In one instance, a build job created an image tag that changed depending on the kind of branch on which it was being deployed. The tag was saved as an artifact and passed along to the next stage: container scanning. This stage required the correct image tag to perform the scanning. If the wrong tag was provided, the job would fail. Since the tag name could change depending on the build job, it could not work as a global variable. By passing the tag along as an artifact, however, the container-scanning stage was guaranteed to use the right tag. You can see a diagram of this flow below:

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figure1_artifactchaining_07112022

Declarative Security Policies

In certain situations, there are multiple advantages to using declarative rather than imperative coding practices. Instead of knowing how something is implemented, declarative expressions show the what. By using commercial tools we can specify a configuration file with the popular YAML language. The pipeline takes care of running the builds while the configuration file indicates what test to run (with what parameters). In this way, developers don’t have to worry about the specifics of how the pipeline works but only about the tests they wish to run, which corresponds with the modularity, chaining, and interface attributes described previously. An example stage is shown below:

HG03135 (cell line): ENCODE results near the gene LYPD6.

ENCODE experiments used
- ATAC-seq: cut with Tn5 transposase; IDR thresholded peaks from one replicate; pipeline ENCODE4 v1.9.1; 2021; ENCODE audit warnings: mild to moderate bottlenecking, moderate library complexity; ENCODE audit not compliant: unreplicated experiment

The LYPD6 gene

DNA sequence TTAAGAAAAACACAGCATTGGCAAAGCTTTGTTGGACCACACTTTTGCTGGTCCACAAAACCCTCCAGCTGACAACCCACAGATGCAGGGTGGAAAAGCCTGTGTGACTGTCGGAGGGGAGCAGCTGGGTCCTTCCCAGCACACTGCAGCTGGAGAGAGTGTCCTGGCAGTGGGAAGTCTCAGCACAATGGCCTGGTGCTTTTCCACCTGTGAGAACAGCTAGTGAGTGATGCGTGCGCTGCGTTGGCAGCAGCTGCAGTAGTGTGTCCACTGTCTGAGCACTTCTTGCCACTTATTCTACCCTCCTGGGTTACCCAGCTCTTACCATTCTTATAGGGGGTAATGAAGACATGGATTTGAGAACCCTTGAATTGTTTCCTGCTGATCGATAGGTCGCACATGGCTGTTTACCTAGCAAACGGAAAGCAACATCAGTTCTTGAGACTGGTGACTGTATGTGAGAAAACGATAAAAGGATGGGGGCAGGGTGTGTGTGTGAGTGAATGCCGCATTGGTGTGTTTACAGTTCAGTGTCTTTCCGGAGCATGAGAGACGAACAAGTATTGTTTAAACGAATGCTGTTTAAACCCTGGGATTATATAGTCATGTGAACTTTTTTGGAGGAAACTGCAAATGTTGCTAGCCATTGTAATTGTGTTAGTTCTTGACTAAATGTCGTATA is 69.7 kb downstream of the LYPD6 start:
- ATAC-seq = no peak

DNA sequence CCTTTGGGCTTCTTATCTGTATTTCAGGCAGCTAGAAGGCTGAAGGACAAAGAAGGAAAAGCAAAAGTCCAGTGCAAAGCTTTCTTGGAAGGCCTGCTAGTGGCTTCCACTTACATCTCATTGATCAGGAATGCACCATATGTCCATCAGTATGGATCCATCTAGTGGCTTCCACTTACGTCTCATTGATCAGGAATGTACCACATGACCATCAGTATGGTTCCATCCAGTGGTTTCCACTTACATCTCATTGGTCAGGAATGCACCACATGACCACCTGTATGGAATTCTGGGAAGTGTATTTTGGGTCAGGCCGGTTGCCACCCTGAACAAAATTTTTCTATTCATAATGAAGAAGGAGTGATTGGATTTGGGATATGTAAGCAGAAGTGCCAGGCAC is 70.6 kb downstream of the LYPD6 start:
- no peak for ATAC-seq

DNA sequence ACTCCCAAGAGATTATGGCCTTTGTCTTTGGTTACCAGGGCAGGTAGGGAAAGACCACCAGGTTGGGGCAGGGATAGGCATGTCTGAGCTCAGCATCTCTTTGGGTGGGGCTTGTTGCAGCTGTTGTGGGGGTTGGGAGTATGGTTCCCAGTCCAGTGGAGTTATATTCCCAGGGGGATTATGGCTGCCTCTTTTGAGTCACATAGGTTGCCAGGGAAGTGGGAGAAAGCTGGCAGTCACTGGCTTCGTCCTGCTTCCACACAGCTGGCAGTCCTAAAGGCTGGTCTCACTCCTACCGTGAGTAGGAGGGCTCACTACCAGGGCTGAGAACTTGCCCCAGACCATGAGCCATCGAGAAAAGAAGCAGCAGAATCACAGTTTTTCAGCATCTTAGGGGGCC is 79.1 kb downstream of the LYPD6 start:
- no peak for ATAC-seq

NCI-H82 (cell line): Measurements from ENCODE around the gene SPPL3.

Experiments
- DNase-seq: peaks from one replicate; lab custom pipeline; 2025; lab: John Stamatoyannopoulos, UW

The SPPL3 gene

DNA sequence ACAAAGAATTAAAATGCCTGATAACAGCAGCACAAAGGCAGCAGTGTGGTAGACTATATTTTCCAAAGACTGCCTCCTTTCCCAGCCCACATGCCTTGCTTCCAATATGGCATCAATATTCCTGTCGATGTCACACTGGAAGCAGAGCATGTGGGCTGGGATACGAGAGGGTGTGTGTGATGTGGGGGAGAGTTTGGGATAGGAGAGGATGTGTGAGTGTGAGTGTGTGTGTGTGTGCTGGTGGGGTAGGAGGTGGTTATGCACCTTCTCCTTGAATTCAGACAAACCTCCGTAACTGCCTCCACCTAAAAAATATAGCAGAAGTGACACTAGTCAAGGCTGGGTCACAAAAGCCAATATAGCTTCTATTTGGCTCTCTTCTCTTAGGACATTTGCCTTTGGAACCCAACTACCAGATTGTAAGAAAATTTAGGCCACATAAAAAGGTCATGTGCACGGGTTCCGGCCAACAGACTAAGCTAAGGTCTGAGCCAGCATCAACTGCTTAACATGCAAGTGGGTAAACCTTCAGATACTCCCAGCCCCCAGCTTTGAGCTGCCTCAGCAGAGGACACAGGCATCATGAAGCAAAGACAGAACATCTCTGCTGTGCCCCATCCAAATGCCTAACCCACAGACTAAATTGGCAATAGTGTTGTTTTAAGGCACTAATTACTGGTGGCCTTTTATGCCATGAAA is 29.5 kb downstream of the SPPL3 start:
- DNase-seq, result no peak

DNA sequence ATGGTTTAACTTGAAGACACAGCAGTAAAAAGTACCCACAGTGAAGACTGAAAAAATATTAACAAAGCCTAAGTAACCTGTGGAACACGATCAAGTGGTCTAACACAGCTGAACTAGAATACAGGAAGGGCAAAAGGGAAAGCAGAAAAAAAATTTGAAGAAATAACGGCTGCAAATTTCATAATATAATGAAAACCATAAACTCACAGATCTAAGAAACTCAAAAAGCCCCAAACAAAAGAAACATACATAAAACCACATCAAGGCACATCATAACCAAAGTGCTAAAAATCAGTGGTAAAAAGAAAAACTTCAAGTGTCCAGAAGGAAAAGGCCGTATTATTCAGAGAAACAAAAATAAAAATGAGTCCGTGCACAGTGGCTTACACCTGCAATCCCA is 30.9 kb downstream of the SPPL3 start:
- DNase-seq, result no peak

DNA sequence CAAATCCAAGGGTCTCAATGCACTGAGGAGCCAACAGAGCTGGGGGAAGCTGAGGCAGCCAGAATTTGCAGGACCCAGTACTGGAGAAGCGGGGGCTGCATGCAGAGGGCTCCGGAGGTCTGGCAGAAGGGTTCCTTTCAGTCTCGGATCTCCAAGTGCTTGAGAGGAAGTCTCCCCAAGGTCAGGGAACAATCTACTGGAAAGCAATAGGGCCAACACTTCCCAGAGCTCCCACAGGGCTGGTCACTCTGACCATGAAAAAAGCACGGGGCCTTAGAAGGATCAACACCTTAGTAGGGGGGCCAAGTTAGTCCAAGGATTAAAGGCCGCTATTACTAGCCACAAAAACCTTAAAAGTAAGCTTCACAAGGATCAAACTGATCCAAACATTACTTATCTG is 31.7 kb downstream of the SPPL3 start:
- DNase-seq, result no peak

container_scanning:

docker_img: example-registry.com/my-project:latest

include:

- container_scanning.yaml

The file defines a container_scanning stage, which scans a Docker image and determines whether there are any known vulnerabilities for it (through the use of open-source vulnerability trackers). The Docker image is defined in the stage, which can be an image in a local or remote repository. The actual details of how the container_scanning stage works is in the container_scanning.yaml file. By abstracting the functionality of this stage away from the main configuration file, we make the configuration modular, chainable, and easier to understand—conforming to the principles previously discussed.

Rollout and Learnings